Supreme Court Reverses Decision on Wright-Boester Property

by Doug McClure

GREENSBORO – The Vermont Supreme Court weighed in on a proposed change to a longstanding structure on Caspian Lake that has worked its way through the Development Review Board (DRB) and the Environmental Division of the Vermont judiciary.

In 2018, property owners Marian Wright and Greg Boester went before the DRB asking to add a third level to their shoreline property. The DRB approved the reconstruction of the property but rejected the third-floor addition because it increased the building’s height. The board’s rationale was, in part, that the structure should be considered a “boat house” and not an “accessory building,” which limited the building’s height under Greensboro’s zoning rules.

The applicants had appealed the DRB’s 2018 decision to the Environmental Division of the Vermont Judiciary in 2019. One key issue was whether the structure was, in fact, a “boat house,” with a maximum allowed height of fifteen feet. The applicants asserted that the building was an “accessory structure,” which under zoning rules could be up to 30 feet high. The applicants wanted the Environmental Court to issue a summary judgment that the building should properly be considered an “accessory structure” and the court agreed.

Greensboro and the abutting neighbors had requested the opposite finding, that the structure was a boathouse, arguing, in part, that the height increase would cause an “undue adverse effect” which was not allowed by the bylaws. The Environmental Division rejected that request on the basis that the question of an “undue adverse effect” was not raised in the initial appeal. 

While the matter was in front of the court, Wright and Boester submitted a redesigned plan. The Vermont Supreme Court stated that the building in the revised plan “continued to have a third story but was three feet shorter than the initial proposal — making it seven feet higher than the existing structure, lower than the maximum height for accessory structures and higher than the maximum height for boathouses.” The first floor was reduced to a “four-foot-high ‘crawlspace'” storage area for boats. The plan also called for rotating the building’s footprint away and moving it back from the shore three feet more. The applicants argued these changes were to address concerns over the proximity of their dock to neighboring properties. A fiberglass ramp would be installed.”

The Supreme Court noted in its October 2021 ruling that the structure predates Greensboro’s 1972 Zoning Bylaws and “it is undisputed that the structure is therefore a legal non-comforming structure,” essentially meaning the structure was grandfathered. But, the court noted, such structures “may not be ‘moved, altered, extended, or enlarged in a manner that will increase the existing degree of non-conformance.'”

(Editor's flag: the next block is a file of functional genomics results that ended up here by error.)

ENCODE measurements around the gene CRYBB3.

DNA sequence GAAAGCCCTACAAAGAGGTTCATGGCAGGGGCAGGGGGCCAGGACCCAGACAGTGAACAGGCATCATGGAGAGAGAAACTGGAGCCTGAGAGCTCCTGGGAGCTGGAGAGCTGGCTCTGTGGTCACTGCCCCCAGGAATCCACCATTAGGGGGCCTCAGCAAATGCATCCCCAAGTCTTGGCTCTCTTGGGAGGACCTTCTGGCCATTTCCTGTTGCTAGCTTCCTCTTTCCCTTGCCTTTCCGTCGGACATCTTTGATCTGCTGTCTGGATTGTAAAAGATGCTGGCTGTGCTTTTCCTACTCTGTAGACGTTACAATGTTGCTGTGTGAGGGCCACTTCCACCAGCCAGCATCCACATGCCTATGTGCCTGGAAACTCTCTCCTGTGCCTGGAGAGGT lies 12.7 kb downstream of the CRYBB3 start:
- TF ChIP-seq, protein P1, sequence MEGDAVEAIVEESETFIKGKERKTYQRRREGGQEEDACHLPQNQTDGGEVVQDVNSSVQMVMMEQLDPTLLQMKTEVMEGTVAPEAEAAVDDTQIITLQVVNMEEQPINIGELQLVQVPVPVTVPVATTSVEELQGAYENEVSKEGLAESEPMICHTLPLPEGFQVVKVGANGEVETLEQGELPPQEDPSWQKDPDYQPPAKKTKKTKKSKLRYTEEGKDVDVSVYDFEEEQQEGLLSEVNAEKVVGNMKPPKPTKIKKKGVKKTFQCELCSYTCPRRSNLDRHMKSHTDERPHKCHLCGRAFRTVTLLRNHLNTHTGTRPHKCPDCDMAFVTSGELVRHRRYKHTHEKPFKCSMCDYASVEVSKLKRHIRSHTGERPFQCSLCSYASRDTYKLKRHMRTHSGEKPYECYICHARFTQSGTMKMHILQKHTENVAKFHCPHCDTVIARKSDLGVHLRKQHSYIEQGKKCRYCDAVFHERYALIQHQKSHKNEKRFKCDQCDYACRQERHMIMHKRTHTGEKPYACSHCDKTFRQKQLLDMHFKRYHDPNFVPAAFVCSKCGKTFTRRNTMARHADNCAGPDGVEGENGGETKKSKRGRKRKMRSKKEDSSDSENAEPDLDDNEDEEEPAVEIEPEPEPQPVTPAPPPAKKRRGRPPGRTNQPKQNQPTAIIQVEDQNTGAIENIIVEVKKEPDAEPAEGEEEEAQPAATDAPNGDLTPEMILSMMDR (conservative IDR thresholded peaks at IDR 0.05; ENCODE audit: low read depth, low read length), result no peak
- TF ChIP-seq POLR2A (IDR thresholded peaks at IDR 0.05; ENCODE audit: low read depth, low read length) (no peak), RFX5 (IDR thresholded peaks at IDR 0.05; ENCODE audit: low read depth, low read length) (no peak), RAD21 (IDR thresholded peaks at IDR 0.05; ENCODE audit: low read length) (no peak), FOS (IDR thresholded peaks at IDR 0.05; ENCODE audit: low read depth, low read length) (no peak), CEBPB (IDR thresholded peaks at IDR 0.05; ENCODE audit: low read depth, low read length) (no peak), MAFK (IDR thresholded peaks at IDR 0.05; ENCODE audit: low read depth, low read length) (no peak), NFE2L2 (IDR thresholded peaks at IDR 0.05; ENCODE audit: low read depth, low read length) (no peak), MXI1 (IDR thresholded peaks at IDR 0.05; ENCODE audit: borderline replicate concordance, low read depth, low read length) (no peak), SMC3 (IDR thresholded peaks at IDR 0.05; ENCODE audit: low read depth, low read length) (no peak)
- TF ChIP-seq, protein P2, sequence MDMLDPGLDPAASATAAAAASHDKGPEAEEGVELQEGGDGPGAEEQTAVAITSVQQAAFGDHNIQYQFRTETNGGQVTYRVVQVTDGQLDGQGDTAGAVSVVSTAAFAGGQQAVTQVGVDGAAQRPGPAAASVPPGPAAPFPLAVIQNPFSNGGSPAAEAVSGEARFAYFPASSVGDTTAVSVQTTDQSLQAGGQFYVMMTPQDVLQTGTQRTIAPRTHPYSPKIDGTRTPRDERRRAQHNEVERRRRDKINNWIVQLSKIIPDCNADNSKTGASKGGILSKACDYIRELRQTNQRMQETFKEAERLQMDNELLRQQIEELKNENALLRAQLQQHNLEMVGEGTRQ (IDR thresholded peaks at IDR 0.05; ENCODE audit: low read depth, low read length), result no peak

The DRB requested that the Environmental Division remand the plan to the DRB because of the changes. The Environmental Division court disagreed, stating that the concerns were not “material and substantial” since it had already ruled that the structure was an accessory structure and not a boathouse.

The Vermont Supreme Court did not agree with that ruling. Its terse assessment over the question was “we conclude the structure is a boat house with a pre-existing nonconforming use under the bylaws, and therefore do not reach the other issues in this appeal.” In making that judgment, the Supreme Court noted “the purpose of the bylaws is to promote the Greensboro Town Plan, which aims to preserve the lake and surrounding land protecting the shorelines from erosion and overdevelopment.” It also found that Greensboro’s creation of special shoreline-adjacent areas buttressed its claim that the proposed structure would be a boathouse.

The Supreme Court had a bigger issue with the Environmental Division’s failure to remand the redesigned structure to the DRB. Citing precedent, the court noted that a process exists “in order to avoid the type of ‘procedural ping-pong match’ occasioned by requiring every minor revision… to be remanded for municipal consideration.” It disagreed that in this case the changes were not substantial enough, and furthermore, the Environmental Division effectively usurped the DRB’s authority in a manner that contravened “its role as appellate tribunal.” The Supreme Court cited “cautionary language of Chioffi v. Winooski Zoning Bd…. that ‘the court must resist the impulse to view itself as a super planning commission.'”

It wrote that, based on multiple precedents, “in this case, the revisions presented were not minor because they implicated additional analyses the DRB did not have occasion to consider… and because they might have invoked comment from interested persons who had no objection to the original plan. The new proposal would shift the building much closer to the current nonconforming septic system and add a fiberglass ramp at the shoreline within the heavily regulated SBRZ [Shoreland Buffer Resource Zone].”

It added that, especially given the SBRZ, “although the relocation of a structure by a matter of feet might be a minor change not requiring remand under many circumstances, we cannot so conclude under the circumstances of this case. In drafting its zoning ordinances, the Town of Greensboro placed a dual layer of protection of the delicate shoreline ecosystem… because the revised proposal presented issues to court which had not been addressed by the DRB… the Environmental Division should have remanded it.”

Nat Smith of the DRB said “The ruling supports local zoning boards (DRBs) and Planning Commissions as well as overturning the lower court’s decision.”